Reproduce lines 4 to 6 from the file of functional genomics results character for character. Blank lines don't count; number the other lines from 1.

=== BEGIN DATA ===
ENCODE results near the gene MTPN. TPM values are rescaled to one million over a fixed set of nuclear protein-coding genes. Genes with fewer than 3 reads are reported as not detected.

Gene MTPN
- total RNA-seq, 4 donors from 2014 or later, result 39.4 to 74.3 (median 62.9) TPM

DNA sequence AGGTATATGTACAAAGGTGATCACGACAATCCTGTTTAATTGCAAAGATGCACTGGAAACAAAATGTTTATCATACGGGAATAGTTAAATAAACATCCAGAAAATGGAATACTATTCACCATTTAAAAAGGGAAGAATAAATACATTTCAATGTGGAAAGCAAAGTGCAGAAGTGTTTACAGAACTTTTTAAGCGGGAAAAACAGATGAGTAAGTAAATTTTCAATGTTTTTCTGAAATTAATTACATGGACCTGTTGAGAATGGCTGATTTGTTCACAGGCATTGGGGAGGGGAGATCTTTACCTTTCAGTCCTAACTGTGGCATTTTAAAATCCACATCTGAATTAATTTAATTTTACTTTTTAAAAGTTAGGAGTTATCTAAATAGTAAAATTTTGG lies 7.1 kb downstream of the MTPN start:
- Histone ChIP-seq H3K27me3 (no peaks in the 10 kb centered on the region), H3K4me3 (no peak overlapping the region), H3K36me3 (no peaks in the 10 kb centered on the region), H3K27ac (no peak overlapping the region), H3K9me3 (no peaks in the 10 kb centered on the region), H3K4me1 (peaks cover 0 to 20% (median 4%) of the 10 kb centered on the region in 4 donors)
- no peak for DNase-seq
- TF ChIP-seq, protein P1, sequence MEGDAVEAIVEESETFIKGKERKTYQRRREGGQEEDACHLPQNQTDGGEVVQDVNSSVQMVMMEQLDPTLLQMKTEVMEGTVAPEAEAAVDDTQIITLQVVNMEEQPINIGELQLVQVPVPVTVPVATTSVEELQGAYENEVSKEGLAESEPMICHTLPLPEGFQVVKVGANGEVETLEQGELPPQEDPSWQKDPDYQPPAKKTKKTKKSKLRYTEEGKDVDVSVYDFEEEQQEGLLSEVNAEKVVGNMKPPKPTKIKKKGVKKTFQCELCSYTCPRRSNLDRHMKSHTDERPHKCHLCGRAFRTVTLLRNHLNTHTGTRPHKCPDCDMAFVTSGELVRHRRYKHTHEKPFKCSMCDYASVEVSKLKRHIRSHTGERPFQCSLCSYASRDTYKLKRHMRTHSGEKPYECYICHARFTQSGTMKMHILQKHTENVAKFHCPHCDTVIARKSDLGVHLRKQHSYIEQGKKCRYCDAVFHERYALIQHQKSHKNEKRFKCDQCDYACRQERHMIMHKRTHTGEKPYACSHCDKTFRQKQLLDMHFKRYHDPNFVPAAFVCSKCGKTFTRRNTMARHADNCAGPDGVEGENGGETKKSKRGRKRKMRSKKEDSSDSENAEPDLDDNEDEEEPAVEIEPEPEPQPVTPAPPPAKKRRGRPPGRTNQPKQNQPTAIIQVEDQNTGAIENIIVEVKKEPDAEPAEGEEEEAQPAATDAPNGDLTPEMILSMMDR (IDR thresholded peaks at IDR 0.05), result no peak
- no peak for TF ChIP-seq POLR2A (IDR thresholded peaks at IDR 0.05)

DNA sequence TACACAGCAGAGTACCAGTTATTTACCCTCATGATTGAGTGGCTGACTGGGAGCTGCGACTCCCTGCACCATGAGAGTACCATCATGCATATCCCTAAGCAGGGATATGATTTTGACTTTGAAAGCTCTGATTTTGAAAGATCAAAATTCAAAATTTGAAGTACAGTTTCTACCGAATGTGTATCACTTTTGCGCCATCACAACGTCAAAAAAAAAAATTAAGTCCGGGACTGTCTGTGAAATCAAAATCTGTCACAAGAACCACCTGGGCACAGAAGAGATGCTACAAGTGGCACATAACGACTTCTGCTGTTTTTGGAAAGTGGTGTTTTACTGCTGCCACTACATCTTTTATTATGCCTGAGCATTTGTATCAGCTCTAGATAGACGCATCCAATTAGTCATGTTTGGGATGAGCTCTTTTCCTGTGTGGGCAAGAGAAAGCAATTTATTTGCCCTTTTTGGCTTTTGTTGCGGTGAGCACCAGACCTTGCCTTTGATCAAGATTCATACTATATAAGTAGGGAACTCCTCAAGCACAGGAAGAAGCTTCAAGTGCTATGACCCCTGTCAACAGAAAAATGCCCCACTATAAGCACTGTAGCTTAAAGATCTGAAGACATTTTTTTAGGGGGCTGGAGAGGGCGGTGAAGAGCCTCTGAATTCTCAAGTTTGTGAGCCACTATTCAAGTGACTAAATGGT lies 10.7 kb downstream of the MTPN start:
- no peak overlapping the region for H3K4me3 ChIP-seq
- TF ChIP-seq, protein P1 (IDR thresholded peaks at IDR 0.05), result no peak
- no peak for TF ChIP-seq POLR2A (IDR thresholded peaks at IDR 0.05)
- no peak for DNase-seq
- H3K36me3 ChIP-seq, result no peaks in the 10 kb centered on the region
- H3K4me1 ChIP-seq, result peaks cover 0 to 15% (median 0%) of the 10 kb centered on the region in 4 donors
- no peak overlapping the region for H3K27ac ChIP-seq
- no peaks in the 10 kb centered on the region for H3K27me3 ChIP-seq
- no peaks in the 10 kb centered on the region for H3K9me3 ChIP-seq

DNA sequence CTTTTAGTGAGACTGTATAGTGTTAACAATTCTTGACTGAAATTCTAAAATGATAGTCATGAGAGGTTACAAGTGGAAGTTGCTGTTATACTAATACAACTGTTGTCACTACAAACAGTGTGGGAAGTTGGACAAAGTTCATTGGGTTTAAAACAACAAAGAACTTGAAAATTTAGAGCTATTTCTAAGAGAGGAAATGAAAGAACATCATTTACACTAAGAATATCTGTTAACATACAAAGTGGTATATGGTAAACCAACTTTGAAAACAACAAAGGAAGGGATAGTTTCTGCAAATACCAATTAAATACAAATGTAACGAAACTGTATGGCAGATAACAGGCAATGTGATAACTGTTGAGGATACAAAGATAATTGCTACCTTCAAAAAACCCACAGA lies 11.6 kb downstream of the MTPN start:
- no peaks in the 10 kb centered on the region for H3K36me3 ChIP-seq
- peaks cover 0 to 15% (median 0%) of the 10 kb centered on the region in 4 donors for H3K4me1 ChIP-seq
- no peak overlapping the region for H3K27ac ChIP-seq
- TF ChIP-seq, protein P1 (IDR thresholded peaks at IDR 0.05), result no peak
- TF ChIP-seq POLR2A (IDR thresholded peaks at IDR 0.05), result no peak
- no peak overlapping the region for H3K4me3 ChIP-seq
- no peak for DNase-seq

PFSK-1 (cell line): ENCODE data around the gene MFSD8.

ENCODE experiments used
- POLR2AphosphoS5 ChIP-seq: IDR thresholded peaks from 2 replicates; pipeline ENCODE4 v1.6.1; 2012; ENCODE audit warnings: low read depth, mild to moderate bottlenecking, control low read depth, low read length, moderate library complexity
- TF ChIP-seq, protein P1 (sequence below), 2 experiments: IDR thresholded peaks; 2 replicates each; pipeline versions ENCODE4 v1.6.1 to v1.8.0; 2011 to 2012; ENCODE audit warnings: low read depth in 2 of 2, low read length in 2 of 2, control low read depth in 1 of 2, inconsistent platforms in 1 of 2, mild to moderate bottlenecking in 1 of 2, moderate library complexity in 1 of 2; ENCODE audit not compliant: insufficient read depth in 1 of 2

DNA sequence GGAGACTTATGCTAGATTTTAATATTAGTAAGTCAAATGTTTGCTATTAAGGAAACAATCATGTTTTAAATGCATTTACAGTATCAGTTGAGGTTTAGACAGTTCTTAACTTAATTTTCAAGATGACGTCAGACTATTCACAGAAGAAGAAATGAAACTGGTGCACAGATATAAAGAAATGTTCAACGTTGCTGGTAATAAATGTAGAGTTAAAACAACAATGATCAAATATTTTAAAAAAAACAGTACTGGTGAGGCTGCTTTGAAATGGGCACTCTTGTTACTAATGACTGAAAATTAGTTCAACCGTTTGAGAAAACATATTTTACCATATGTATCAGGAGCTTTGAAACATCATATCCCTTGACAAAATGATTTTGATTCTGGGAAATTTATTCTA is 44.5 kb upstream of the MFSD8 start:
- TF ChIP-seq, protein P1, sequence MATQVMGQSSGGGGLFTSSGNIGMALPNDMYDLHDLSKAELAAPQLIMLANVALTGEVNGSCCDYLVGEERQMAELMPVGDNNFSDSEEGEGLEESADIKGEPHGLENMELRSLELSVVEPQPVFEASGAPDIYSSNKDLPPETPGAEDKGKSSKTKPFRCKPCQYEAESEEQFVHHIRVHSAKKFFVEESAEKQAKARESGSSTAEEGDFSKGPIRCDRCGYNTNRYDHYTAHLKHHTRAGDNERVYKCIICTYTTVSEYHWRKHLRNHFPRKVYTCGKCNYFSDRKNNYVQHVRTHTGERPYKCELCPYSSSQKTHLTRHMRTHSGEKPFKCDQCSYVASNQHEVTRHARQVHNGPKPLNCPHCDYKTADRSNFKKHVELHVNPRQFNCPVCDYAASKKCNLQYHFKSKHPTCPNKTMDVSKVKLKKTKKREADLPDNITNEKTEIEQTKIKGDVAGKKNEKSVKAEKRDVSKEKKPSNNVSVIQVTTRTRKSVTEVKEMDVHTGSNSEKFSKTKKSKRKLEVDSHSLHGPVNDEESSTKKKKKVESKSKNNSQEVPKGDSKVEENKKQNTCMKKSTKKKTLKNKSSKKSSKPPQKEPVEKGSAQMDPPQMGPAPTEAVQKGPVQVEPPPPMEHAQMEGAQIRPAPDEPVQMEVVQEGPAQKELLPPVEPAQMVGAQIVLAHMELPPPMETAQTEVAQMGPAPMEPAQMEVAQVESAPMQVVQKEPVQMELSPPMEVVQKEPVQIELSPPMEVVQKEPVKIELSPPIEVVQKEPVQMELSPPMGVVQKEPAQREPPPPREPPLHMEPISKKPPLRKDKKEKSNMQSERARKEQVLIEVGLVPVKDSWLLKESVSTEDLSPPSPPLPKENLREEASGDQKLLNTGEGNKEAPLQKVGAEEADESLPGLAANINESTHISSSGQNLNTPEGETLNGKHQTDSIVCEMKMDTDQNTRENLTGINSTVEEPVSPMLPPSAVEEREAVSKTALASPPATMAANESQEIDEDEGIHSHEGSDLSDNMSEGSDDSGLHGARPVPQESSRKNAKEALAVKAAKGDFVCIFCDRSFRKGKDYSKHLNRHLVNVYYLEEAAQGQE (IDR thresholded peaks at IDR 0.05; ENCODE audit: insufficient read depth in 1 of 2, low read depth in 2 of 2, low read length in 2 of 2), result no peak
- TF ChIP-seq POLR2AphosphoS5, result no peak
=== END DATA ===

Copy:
DNA sequence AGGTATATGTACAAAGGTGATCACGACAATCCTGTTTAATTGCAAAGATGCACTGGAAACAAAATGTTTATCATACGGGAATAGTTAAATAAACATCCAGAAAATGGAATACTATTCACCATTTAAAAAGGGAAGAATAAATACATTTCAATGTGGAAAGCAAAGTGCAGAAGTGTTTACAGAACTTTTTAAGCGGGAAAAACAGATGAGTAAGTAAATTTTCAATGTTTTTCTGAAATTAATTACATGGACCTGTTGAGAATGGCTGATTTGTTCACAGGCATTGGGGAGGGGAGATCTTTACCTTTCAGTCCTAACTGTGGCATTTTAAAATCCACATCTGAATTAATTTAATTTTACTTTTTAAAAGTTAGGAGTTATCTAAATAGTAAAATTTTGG lies 7.1 kb downstream of the MTPN start:
- Histone ChIP-seq H3K27me3 (no peaks in the 10 kb centered on the region), H3K4me3 (no peak overlapping the region), H3K36me3 (no peaks in the 10 kb centered on the region), H3K27ac (no peak overlapping the region), H3K9me3 (no peaks in the 10 kb centered on the region), H3K4me1 (peaks cover 0 to 20% (median 4%) of the 10 kb centered on the region in 4 donors)
- no peak for DNase-seq